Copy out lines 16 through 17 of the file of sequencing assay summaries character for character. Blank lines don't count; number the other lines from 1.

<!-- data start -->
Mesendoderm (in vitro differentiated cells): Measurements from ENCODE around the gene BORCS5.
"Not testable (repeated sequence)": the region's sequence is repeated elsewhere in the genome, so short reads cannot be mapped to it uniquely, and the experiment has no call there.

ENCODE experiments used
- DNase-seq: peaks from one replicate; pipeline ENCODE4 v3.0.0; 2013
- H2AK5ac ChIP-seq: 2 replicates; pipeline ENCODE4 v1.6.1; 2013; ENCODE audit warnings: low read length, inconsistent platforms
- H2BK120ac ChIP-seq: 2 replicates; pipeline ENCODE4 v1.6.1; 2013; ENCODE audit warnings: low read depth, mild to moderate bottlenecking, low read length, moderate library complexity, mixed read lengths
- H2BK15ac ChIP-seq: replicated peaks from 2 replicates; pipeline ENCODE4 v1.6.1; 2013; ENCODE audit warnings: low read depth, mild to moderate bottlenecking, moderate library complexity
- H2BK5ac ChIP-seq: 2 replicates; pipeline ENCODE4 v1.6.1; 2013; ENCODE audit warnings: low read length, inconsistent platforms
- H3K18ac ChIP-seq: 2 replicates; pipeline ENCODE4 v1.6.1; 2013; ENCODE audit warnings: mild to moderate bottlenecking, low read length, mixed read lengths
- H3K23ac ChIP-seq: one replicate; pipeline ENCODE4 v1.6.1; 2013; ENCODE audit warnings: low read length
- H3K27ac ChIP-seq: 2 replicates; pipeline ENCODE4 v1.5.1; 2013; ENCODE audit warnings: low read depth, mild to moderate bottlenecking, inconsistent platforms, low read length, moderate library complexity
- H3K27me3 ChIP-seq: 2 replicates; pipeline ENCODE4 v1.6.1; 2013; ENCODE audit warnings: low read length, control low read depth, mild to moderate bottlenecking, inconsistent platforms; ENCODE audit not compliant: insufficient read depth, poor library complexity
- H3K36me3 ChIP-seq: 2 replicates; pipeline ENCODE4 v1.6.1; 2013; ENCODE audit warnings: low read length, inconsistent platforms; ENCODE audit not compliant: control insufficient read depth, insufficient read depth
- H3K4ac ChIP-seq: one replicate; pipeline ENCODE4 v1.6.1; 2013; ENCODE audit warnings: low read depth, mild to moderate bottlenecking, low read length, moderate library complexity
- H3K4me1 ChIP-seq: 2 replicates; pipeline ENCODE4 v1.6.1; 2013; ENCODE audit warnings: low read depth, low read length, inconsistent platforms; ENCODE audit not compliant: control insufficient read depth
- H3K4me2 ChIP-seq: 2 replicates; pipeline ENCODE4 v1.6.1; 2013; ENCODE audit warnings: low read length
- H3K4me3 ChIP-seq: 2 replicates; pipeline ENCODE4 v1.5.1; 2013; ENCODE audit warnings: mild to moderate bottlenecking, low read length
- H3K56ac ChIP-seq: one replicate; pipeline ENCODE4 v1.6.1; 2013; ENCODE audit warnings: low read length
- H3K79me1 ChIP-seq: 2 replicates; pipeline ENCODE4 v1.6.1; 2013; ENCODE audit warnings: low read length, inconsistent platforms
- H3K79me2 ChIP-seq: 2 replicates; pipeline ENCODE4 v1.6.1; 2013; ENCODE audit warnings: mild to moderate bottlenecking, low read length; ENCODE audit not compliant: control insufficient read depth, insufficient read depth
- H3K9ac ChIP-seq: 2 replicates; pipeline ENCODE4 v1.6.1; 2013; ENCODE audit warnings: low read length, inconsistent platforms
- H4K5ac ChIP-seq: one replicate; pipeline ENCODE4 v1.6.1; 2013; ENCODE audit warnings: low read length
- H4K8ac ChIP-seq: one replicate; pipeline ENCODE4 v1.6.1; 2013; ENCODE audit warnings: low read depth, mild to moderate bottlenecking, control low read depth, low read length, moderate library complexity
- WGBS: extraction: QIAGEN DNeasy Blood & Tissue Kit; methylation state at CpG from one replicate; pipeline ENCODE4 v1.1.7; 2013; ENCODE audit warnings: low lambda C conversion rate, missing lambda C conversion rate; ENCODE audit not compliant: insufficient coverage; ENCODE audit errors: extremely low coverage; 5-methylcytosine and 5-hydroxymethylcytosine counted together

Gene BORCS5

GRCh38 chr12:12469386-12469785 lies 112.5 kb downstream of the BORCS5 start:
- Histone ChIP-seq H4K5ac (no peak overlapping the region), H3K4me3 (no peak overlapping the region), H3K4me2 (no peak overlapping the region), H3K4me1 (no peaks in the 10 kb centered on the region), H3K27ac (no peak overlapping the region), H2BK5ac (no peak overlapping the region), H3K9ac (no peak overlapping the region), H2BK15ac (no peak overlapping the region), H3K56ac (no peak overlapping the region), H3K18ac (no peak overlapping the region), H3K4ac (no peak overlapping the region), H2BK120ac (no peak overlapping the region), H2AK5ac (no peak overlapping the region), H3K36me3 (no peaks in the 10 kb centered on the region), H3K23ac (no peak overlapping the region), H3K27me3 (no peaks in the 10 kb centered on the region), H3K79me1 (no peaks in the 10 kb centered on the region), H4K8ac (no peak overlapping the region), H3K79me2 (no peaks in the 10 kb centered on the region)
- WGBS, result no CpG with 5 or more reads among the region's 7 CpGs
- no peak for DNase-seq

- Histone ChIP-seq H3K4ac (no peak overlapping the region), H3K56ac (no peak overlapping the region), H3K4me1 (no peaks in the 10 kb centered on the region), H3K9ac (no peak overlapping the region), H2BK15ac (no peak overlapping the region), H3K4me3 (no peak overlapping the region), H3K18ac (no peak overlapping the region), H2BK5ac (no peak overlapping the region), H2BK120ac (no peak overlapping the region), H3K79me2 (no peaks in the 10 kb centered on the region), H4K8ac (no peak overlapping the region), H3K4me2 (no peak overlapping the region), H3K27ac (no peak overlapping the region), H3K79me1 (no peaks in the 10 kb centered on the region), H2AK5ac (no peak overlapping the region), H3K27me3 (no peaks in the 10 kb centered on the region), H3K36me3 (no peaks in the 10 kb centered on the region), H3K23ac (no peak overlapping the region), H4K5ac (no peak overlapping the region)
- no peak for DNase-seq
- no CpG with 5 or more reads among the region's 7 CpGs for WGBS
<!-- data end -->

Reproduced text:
- H3K4me2 ChIP-seq: 2 replicates; pipeline ENCODE4 v1.6.1; 2013; ENCODE audit warnings: low read length
- H3K4me3 ChIP-seq: 2 replicates; pipeline ENCODE4 v1.5.1; 2013; ENCODE audit warnings: mild to moderate bottlenecking, low read length